Friday, February 25, 2005

Yeah, well. Whaddya gonna do?

Some people think there's some corruption "over by 'dere". Recent headlines:

Christian Science Monitor: (Amanda Paulson): Chicago fights corruption's long shadow - again

NBC 5 News: CDOT Workers Charged In Hired Truck Scandal - 2 Former City Workers, 3 Others Accused Of Asphalt Scheme

Chicago Sun Times (Fran Spielman): Park District reviews restaurant's lease:

The Sun-Times reported this week the lucrative restaurant lease was awarded to Matthew A. O'Malley, a businessman who got a top Park District official pregnant during negotiations. The newspaper also reported that O'Malley lined up a host of clout-heavy investors, including Daley's friends and neighbors.
Daily Southtown (Editorial): Daley's Reforms are long overdue:
THE ISSUE: Hounded by scandals at city hall, Mayor Daley takes measures he says will ensure clean government.
WE SAY: The mayor's crackdown is politically motivated and comes much too late.
Politically motivated? Ya' think? (Crackdown? Are you KIDDING, or maybe just very young?)

From A Tale of Two Daleys, Opinion Journal, by Joseph Epstien. (This is an outstanding article. Go read it. We'll wait.):
Rep. Jackson is on record as saying, "I am concerned about the reports of rampant corruption and fraud and abuse in the city. I'm interested in our city restoring honesty and integrity in our government." (Pause here for chortle followed by yawn.)
Chortle? Yawn? Why, oh why, is Mr. Epstein so cynical? Surely, citizens of Chicago will be outraged at the political corruption, the economic blight of decades of mob-connected grafter Democrat rule, won't they? Well, not exactly. A typical Chicago-style conversation about scandalous corruption:
"Yeah, well." With a shrug, "Whaddya gonna do?"
"You could vote Republican, if anybody runs."
Another shrug. "Yeah, I could." And then there's the afterthought, "I was raised democrat, ya' know. My dad was a democrat - we just always voted democrat."
Yeah. If Dad liked his job with the city, he probably did. And Dad probably didn't get outraged about it either. That's the way it is, that's all. Whaddya gonna do? (For residents of other places in this great nation of ours, let me explain. Chicago-style common knowledge: if you work for this city, you put a democrat's sign on your lawn, and you vote democrat - or you maybe discover that unemployment is not an urban myth.)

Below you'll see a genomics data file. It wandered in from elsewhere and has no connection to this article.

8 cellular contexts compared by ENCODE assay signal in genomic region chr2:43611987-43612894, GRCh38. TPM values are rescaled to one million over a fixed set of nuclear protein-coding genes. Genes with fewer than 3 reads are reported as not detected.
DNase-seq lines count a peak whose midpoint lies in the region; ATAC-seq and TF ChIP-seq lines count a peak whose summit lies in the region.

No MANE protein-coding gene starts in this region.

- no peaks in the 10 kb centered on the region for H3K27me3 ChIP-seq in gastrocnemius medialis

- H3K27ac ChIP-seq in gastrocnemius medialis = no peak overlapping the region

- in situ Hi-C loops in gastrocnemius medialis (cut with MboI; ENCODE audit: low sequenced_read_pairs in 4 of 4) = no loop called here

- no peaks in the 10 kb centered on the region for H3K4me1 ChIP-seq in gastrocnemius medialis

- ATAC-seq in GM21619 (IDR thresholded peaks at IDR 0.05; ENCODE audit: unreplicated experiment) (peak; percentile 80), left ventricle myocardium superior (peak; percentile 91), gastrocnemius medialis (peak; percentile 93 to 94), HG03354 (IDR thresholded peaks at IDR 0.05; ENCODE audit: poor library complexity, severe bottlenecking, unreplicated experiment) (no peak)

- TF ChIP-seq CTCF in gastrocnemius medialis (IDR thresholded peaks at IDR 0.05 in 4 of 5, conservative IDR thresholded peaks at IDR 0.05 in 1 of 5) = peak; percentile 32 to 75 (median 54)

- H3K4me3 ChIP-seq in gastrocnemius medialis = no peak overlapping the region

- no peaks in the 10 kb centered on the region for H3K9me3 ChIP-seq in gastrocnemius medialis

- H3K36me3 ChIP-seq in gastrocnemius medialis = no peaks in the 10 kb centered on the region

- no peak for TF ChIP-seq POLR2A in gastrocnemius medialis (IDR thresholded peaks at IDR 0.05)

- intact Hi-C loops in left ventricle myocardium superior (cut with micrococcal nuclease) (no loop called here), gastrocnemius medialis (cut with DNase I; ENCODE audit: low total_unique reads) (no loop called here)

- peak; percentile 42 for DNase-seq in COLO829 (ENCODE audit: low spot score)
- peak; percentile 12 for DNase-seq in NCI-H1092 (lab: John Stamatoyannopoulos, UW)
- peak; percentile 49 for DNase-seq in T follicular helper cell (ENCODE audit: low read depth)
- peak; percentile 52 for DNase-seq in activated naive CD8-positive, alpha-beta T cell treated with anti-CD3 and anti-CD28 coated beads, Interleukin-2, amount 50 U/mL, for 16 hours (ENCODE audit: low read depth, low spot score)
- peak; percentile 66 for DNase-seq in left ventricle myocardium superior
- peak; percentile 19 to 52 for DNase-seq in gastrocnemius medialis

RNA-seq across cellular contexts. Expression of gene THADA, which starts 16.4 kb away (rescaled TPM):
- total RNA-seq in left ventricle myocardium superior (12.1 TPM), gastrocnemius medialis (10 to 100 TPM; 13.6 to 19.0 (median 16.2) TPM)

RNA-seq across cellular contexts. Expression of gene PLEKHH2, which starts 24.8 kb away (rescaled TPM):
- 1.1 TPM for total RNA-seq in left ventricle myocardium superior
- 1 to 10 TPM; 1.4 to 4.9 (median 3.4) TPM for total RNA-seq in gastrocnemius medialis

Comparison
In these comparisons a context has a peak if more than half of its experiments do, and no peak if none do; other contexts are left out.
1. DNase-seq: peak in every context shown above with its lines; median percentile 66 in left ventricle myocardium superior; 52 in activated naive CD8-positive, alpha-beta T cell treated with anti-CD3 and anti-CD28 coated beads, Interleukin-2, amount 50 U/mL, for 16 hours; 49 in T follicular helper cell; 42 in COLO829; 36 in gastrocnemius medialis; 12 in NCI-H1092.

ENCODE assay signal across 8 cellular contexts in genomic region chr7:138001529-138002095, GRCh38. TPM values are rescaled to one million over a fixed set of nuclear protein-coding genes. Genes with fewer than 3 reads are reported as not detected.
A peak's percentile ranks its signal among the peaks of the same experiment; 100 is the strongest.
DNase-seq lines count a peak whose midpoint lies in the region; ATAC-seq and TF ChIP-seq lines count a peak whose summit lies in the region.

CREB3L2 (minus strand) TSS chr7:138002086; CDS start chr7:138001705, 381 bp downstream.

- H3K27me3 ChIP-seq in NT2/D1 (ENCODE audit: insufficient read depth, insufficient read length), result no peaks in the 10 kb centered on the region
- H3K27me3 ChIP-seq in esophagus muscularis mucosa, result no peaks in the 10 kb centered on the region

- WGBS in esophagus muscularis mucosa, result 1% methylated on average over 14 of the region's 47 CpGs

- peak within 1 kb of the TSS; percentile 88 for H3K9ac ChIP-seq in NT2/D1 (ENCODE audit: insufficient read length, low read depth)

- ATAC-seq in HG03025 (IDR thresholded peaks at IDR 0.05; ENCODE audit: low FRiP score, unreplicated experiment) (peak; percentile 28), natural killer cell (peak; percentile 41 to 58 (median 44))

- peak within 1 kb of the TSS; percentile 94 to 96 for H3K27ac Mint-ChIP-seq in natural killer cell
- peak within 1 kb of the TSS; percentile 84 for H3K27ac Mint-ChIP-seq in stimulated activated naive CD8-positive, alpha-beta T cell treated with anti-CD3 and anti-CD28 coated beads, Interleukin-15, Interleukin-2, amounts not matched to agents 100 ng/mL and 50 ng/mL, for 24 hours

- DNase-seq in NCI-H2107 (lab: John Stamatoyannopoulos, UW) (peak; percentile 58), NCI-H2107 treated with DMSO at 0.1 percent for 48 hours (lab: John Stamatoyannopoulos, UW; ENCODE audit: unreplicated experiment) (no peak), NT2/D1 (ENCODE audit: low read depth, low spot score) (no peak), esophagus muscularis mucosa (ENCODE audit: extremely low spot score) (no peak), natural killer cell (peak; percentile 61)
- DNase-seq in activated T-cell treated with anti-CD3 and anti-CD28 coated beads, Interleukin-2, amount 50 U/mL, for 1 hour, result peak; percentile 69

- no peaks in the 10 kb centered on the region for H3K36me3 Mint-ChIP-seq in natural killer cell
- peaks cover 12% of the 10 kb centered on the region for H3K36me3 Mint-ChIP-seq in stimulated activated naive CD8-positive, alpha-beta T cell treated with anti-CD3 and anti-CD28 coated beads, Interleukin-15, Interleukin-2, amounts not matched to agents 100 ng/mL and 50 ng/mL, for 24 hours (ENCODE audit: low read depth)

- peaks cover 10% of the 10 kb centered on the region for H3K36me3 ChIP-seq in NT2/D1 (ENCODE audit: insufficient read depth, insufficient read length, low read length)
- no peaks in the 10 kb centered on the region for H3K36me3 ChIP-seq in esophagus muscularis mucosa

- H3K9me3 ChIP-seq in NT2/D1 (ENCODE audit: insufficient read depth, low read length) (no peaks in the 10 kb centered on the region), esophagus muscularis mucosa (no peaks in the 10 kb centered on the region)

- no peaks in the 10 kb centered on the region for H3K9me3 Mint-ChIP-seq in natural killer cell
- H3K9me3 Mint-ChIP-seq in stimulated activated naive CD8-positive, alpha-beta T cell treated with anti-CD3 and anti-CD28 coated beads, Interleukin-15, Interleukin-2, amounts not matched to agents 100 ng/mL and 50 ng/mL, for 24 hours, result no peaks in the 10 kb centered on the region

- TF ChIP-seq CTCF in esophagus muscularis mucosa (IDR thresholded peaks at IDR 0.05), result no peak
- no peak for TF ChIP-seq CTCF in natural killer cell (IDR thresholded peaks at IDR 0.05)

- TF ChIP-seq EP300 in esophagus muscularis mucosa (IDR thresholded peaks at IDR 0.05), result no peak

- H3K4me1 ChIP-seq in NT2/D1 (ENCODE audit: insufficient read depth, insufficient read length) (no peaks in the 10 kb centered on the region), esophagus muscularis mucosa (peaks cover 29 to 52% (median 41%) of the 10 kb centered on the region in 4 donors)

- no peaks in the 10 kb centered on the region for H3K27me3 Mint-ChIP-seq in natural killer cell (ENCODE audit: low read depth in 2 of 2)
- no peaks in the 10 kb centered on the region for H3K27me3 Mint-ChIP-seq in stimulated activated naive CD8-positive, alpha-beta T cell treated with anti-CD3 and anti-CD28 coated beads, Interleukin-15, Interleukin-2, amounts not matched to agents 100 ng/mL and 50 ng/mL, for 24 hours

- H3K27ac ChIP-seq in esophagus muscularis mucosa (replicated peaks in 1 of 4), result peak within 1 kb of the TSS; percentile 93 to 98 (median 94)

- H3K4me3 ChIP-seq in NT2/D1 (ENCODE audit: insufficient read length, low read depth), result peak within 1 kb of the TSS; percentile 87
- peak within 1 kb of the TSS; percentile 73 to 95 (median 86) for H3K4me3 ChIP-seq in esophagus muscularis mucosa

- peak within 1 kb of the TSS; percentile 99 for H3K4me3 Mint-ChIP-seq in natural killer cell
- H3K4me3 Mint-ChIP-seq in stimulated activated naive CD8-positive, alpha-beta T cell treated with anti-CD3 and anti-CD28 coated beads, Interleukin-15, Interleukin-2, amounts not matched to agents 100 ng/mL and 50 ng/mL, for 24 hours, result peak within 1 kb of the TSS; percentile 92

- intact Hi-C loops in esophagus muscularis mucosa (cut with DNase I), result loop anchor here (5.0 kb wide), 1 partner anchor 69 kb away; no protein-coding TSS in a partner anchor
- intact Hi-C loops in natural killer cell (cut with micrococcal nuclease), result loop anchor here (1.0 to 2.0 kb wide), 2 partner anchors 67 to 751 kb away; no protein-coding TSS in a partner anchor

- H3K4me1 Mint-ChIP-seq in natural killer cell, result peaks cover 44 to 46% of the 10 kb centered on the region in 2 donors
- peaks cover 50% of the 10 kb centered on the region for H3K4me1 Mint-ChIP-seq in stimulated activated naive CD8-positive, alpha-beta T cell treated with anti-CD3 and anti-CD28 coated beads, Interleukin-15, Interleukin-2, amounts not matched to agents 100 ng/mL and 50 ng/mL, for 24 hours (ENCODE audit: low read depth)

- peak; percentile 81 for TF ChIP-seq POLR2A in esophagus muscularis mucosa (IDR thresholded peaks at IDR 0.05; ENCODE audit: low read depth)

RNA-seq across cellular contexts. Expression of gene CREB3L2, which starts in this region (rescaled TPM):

For many Chicagoans, Republican (unbelievably, we're not extinct) or otherwise, it can be hard to imagine Chicago sans-corruption. Yes, we gripe about it, but with the inevitable "yeah, well, whaddya gonna do?"
ABC 7 Chicago (Andy Shaw): Daley says city's image in danger, vows to crack down on fraud.
My reaction: Pffff, yeah. The city's squeaky clean image. Right. I'm with John Kass:
Believe Daley's pledge? How about Peter Pan?
Consider this, also from Joseph Epstien's fine article:
CHICAGO--Power, like yogurt and celebrity, is generally thought to have an expiration date. Not always, not everywhere--and not, apparently, here in Chicago, where one family, the Daleys, has controlled the political action from City Hall for going on four decades.
Yup. Four decades. And wouldn't it be nice if we were looking at only forty years of corrupt "machine" politics? Google the words "Chicago political corruption history", and you'll get book titles and articles ad infinitum on political corruption in Chicago, spanning from the 1850's to the present day. Why do Chicagoans appear to be so apathetic about corruption? To some of us - maybe a lot of us - "Chicago" and "corruption" are synonyms. "Graft" is just a shorter way to say "city government". If you get rid of the corruption, who picks up my garbage?

Can a Republican candidate overcome all the usual dirty hurdles, and manage to instill a different vision of Chicago for these folks? I don't know. In the last mayoral election, nobody tried. Is that an outrage? Well, yeah. But - whaddya gonna do?

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